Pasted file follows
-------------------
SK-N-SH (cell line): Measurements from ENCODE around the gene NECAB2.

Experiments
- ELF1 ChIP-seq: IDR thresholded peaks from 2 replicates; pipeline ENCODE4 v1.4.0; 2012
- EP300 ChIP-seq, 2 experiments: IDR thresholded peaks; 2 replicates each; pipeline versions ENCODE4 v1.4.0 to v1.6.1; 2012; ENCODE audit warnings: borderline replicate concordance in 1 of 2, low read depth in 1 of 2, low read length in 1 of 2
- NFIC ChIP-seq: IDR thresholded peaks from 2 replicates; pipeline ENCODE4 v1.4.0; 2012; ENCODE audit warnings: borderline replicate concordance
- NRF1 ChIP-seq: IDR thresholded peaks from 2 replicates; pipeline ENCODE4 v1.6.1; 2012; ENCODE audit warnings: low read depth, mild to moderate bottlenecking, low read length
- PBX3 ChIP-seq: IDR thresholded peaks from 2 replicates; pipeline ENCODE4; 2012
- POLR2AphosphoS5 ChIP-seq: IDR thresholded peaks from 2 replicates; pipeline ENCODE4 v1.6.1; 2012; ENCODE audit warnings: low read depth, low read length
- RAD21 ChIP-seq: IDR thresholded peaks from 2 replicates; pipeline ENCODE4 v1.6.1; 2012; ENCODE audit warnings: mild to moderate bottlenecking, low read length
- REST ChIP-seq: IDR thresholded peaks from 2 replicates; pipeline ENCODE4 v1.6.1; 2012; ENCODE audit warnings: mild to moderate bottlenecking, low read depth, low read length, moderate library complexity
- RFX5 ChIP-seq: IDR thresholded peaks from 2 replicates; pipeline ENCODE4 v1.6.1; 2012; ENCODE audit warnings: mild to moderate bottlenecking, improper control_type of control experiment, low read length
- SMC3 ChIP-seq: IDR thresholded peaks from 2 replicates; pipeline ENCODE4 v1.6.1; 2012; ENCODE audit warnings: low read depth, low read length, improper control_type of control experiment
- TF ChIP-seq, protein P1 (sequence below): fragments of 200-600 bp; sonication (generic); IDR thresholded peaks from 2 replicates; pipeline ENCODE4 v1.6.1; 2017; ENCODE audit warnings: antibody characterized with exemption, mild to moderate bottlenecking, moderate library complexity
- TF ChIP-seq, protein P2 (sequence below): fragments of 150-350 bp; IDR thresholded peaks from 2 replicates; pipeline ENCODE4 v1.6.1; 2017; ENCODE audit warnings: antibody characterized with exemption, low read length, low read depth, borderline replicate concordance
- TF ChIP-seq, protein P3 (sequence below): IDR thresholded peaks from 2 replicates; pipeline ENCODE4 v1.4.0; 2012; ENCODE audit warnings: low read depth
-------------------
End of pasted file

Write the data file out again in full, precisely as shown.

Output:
SK-N-SH (cell line): Measurements from ENCODE around the gene NECAB2.

Experiments
- ELF1 ChIP-seq: IDR thresholded peaks from 2 replicates; pipeline ENCODE4 v1.4.0; 2012
- EP300 ChIP-seq, 2 experiments: IDR thresholded peaks; 2 replicates each; pipeline versions ENCODE4 v1.4.0 to v1.6.1; 2012; ENCODE audit warnings: borderline replicate concordance in 1 of 2, low read depth in 1 of 2, low read length in 1 of 2
- NFIC ChIP-seq: IDR thresholded peaks from 2 replicates; pipeline ENCODE4 v1.4.0; 2012; ENCODE audit warnings: borderline replicate concordance
- NRF1 ChIP-seq: IDR thresholded peaks from 2 replicates; pipeline ENCODE4 v1.6.1; 2012; ENCODE audit warnings: low read depth, mild to moderate bottlenecking, low read length
- PBX3 ChIP-seq: IDR thresholded peaks from 2 replicates; pipeline ENCODE4; 2012
- POLR2AphosphoS5 ChIP-seq: IDR thresholded peaks from 2 replicates; pipeline ENCODE4 v1.6.1; 2012; ENCODE audit warnings: low read depth, low read length
- RAD21 ChIP-seq: IDR thresholded peaks from 2 replicates; pipeline ENCODE4 v1.6.1; 2012; ENCODE audit warnings: mild to moderate bottlenecking, low read length
- REST ChIP-seq: IDR thresholded peaks from 2 replicates; pipeline ENCODE4 v1.6.1; 2012; ENCODE audit warnings: mild to moderate bottlenecking, low read depth, low read length, moderate library complexity
- RFX5 ChIP-seq: IDR thresholded peaks from 2 replicates; pipeline ENCODE4 v1.6.1; 2012; ENCODE audit warnings: mild to moderate bottlenecking, improper control_type of control experiment, low read length
- SMC3 ChIP-seq: IDR thresholded peaks from 2 replicates; pipeline ENCODE4 v1.6.1; 2012; ENCODE audit warnings: low read depth, low read length, improper control_type of control experiment
- TF ChIP-seq, protein P1 (sequence below): fragments of 200-600 bp; sonication (generic); IDR thresholded peaks from 2 replicates; pipeline ENCODE4 v1.6.1; 2017; ENCODE audit warnings: antibody characterized with exemption, mild to moderate bottlenecking, moderate library complexity
- TF ChIP-seq, protein P2 (sequence below): fragments of 150-350 bp; IDR thresholded peaks from 2 replicates; pipeline ENCODE4 v1.6.1; 2017; ENCODE audit warnings: antibody characterized with exemption, low read length, low read depth, borderline replicate concordance
- TF ChIP-seq, protein P3 (sequence below): IDR thresholded peaks from 2 replicates; pipeline ENCODE4 v1.4.0; 2012; ENCODE audit warnings: low read depth